Glucose is a molecular building block of carbohydrates, one of the three essential macronutrients. The other two are fats and proteins. Starches are long branched chains of glucose.

Natural carbs move into nutrient-dense packages such as fruits, vegetables, whole grains, nuts, and seeds.

Humans have evolved to crave sweet tastes to get the nutrients they need to survive. A daily intake of vitamins, minerals and fibers is necessary because our body cannot manufacture them. The best source of these substances for our ancient ancestors was sweet, ripe and delicious fruits. Additionally, fruits contain phytonutrients and antioxidants, chemicals produced only by plants. Phytonutrients such as ellagic acid in strawberries have anti-cancer properties and promote heart health.

Refined sugars, on the other hand, are highly processed and devoid of all nutrients except calories. They are a concentrated form of carbohydrates. The food industry produces refined sugars in many forms. The most common are sucrose crystals, which you recognize as table sugar, and high-fructose corn syrup, which is found in many processed foods and sugary drinks.

If you continually indulge your sweet tooth with foods containing refined sugar — rather than the nutrient-dense fruits at the heart of this evolutionarily transmitted craving — you may not be getting all the nutrients you need. .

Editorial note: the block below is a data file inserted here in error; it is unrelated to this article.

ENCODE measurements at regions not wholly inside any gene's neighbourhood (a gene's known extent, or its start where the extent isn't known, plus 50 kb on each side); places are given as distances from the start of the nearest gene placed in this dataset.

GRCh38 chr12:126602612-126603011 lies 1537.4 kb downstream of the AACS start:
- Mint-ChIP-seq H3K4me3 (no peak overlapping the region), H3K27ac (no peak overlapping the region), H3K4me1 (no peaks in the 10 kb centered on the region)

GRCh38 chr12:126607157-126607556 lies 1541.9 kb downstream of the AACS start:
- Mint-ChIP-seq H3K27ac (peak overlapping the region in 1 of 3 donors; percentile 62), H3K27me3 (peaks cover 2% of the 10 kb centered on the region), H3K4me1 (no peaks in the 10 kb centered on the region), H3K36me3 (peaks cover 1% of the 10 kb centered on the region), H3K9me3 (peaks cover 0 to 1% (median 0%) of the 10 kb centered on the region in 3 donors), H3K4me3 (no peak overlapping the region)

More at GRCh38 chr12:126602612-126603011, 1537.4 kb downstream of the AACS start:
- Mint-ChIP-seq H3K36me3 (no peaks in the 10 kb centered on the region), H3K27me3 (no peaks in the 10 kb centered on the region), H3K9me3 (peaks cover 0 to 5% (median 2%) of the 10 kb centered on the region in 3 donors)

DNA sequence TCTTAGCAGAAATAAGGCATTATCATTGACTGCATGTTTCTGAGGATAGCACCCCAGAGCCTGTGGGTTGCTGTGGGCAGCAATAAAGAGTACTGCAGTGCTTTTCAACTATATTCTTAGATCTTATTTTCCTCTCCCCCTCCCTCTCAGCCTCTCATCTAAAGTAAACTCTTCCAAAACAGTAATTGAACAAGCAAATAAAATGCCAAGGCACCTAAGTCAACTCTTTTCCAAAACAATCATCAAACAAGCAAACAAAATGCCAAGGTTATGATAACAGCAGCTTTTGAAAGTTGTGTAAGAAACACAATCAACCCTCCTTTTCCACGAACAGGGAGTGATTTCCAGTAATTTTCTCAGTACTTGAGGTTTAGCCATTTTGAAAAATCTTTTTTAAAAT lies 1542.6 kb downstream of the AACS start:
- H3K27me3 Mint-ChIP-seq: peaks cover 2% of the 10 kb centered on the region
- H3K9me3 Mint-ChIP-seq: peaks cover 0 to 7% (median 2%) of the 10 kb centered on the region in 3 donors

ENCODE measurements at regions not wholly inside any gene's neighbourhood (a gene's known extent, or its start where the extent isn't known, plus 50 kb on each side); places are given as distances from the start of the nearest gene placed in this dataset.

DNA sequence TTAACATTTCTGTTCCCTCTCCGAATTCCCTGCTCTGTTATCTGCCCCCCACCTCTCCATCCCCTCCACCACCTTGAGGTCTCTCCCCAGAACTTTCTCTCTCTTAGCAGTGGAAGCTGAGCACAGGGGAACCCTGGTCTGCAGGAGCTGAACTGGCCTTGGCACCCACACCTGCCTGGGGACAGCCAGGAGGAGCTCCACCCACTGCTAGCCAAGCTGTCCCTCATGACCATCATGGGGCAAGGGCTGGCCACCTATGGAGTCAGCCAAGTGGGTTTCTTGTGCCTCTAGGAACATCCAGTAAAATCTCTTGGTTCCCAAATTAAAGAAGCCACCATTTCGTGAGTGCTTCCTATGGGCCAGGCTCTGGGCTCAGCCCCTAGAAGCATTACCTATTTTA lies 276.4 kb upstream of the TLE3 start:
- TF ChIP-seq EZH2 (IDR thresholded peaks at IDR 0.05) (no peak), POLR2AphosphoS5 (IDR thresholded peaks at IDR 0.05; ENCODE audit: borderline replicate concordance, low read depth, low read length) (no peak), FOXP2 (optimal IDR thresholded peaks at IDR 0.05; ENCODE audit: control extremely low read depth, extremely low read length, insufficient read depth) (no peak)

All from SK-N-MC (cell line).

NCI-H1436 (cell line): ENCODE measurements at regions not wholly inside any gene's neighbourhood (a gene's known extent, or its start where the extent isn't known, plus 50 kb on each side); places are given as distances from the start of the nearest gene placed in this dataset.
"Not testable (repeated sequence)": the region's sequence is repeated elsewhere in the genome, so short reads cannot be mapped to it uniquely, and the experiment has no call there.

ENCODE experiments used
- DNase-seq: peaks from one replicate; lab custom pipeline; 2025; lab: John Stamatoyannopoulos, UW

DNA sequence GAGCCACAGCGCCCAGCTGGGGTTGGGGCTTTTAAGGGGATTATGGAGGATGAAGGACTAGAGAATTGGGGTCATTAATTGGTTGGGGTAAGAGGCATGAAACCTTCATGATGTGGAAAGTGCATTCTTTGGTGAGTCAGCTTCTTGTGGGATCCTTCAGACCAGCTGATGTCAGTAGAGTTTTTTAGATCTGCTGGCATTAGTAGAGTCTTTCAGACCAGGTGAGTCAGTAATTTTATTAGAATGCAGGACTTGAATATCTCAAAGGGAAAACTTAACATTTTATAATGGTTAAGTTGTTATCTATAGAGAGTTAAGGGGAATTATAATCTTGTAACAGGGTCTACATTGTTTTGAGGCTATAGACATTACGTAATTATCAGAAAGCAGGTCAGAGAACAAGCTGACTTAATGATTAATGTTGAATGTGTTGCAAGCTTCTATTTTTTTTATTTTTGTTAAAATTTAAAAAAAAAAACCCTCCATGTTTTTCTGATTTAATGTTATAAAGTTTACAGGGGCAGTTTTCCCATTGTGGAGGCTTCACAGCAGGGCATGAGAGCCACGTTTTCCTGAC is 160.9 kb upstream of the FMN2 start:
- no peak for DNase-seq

Over time, this deficit can create a vicious cycle of overeating that leads to obesity and obesity-related health problems. Women who eat the most fruit tend to have lower obesity rates.

Sugar toxicity

Refined sugars are not directly toxic to cells, but they can combine with proteins and fats in food and in the blood to produce toxic substances such as advanced glycation end products (AGEs). High blood sugar can produce glycated low-density lipoproteins. High levels of these and other glucose-related toxicants are associated with an increased risk of a wide range of chronic health problems, including cardiovascular disease and diabetes.